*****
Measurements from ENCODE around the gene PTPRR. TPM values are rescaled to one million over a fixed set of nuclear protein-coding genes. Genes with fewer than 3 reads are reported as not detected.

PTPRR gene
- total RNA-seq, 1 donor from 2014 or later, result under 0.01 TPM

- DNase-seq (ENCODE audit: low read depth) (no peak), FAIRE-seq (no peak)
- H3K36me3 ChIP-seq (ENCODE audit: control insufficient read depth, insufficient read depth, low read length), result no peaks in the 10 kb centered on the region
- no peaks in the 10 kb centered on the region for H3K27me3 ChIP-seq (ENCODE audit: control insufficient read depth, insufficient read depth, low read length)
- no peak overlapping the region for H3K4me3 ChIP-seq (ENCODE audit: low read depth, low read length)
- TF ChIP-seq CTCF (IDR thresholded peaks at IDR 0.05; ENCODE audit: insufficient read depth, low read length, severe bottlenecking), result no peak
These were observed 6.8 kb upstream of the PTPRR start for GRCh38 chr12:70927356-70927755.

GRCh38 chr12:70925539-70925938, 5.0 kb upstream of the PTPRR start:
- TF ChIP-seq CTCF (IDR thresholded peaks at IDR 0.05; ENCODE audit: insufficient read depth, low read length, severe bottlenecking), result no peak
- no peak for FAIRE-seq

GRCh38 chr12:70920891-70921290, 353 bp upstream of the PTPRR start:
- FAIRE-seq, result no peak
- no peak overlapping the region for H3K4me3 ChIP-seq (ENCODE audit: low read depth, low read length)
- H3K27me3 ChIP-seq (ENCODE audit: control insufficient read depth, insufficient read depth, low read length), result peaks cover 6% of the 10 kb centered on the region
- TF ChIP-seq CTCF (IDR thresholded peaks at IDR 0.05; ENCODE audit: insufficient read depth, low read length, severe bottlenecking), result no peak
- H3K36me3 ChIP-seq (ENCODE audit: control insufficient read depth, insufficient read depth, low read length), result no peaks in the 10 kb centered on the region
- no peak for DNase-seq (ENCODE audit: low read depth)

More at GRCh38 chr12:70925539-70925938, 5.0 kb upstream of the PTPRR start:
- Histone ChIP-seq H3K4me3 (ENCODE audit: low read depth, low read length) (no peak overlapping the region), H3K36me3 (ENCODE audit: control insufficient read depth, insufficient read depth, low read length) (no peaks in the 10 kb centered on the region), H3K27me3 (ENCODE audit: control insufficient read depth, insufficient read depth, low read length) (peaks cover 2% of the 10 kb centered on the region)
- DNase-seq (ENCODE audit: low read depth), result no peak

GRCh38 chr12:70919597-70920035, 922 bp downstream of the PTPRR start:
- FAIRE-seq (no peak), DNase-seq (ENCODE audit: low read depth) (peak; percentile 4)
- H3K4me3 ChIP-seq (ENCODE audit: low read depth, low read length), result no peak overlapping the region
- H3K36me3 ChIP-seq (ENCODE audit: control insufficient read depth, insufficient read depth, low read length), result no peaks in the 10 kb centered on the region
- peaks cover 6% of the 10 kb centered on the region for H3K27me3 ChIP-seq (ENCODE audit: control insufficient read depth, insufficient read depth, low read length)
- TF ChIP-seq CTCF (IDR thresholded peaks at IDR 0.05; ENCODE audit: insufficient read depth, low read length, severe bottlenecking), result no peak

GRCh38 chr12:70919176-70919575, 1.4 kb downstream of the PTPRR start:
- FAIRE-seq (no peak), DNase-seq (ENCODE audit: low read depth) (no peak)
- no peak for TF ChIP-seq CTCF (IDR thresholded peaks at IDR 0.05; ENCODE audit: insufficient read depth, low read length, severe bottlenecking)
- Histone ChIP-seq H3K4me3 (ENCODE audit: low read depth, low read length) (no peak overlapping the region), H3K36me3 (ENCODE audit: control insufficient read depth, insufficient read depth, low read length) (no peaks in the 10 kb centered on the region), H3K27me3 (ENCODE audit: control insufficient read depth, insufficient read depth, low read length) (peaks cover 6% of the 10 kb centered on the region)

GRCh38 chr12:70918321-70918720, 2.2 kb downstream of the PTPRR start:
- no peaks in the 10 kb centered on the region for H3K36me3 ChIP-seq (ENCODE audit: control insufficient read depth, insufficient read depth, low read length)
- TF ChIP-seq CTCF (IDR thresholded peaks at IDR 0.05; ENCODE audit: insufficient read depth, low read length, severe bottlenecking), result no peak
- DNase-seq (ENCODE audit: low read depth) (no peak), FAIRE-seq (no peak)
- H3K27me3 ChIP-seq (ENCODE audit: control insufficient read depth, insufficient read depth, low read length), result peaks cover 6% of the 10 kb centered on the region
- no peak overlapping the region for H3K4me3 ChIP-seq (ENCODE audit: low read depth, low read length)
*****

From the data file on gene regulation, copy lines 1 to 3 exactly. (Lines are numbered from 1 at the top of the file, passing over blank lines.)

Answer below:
Measurements from ENCODE around the gene PTPRR. TPM values are rescaled to one million over a fixed set of nuclear protein-coding genes. Genes with fewer than 3 reads are reported as not detected.

PTPRR gene
- total RNA-seq, 1 donor from 2014 or later, result under 0.01 TPM